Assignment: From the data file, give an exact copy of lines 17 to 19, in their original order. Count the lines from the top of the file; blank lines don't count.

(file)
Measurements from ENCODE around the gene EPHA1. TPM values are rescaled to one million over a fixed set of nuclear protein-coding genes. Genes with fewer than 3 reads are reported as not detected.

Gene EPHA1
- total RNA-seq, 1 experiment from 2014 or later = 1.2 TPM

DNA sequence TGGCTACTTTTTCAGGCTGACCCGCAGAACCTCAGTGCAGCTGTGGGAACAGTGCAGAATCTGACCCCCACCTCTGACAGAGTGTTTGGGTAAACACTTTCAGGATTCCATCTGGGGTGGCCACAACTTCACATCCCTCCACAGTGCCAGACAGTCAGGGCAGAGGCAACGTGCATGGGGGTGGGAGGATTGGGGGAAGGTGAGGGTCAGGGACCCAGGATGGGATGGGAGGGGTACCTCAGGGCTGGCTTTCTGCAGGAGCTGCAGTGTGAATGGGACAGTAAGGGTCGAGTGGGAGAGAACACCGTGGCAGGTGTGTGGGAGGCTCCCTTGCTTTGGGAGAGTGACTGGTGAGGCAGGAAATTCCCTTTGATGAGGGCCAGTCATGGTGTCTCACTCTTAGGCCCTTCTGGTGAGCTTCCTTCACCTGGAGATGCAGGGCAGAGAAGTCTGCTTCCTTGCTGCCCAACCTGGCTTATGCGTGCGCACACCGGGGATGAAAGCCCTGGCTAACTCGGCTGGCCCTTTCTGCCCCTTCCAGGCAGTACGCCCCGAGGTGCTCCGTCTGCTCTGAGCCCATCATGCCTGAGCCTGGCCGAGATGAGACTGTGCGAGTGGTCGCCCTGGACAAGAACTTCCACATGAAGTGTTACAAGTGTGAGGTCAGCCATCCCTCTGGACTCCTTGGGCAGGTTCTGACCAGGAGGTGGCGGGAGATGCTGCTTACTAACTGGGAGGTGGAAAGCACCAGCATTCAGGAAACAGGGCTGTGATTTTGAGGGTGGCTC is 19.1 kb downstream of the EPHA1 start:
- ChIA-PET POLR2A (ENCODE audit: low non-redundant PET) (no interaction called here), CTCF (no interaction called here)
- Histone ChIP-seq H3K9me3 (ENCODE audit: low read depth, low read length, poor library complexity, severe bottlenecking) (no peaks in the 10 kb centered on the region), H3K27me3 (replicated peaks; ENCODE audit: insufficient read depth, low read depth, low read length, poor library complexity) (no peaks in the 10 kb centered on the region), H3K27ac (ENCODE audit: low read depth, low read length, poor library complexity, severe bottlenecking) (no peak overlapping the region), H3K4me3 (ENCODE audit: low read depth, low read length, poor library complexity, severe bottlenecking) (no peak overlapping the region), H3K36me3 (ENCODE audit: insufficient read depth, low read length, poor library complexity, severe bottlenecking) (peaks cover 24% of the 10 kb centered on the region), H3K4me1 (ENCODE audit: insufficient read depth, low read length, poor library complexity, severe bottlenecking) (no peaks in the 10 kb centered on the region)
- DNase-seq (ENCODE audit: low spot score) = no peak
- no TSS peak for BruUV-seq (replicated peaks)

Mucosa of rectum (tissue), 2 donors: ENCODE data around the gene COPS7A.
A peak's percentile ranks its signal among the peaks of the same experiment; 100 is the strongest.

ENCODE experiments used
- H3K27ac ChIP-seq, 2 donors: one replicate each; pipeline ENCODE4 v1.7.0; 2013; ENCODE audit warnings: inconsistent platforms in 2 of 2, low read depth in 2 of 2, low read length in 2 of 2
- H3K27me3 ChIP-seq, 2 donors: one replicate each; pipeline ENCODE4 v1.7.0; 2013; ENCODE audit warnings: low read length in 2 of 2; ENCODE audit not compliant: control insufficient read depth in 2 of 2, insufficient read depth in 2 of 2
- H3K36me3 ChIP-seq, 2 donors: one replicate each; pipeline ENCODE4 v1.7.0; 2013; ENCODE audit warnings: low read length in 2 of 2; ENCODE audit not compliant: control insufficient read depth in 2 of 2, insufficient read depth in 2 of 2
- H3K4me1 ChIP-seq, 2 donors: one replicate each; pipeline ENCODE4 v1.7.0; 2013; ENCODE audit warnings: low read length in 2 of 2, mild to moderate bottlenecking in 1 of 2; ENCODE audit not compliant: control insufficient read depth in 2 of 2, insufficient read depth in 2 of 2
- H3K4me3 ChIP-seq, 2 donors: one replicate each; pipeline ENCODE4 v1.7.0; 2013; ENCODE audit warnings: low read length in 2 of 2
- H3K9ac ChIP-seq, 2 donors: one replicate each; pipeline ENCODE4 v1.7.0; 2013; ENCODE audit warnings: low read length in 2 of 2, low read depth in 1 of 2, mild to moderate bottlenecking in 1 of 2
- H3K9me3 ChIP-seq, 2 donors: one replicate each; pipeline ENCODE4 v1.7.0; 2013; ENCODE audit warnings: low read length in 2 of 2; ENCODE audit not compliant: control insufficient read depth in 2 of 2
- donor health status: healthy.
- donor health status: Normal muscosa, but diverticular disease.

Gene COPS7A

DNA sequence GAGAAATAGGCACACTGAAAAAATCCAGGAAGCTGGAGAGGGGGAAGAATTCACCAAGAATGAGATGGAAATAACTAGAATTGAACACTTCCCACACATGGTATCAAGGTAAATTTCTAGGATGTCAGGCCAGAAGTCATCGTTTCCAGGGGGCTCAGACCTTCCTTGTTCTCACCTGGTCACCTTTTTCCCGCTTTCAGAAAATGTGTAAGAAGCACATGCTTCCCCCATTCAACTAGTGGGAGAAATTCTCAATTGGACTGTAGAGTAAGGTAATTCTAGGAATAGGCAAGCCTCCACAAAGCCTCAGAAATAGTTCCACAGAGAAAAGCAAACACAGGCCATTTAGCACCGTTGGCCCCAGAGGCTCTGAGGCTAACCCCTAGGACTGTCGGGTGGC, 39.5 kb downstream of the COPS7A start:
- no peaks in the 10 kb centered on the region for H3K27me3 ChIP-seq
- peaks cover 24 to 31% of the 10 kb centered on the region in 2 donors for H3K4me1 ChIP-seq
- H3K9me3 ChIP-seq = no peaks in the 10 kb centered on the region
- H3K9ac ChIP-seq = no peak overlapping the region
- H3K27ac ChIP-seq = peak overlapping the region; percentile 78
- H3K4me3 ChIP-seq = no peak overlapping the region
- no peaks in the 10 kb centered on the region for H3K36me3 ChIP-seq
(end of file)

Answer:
- H3K9ac ChIP-seq, 2 donors: one replicate each; pipeline ENCODE4 v1.7.0; 2013; ENCODE audit warnings: low read length in 2 of 2, low read depth in 1 of 2, mild to moderate bottlenecking in 1 of 2
- H3K9me3 ChIP-seq, 2 donors: one replicate each; pipeline ENCODE4 v1.7.0; 2013; ENCODE audit warnings: low read length in 2 of 2; ENCODE audit not compliant: control insufficient read depth in 2 of 2
- donor health status: healthy.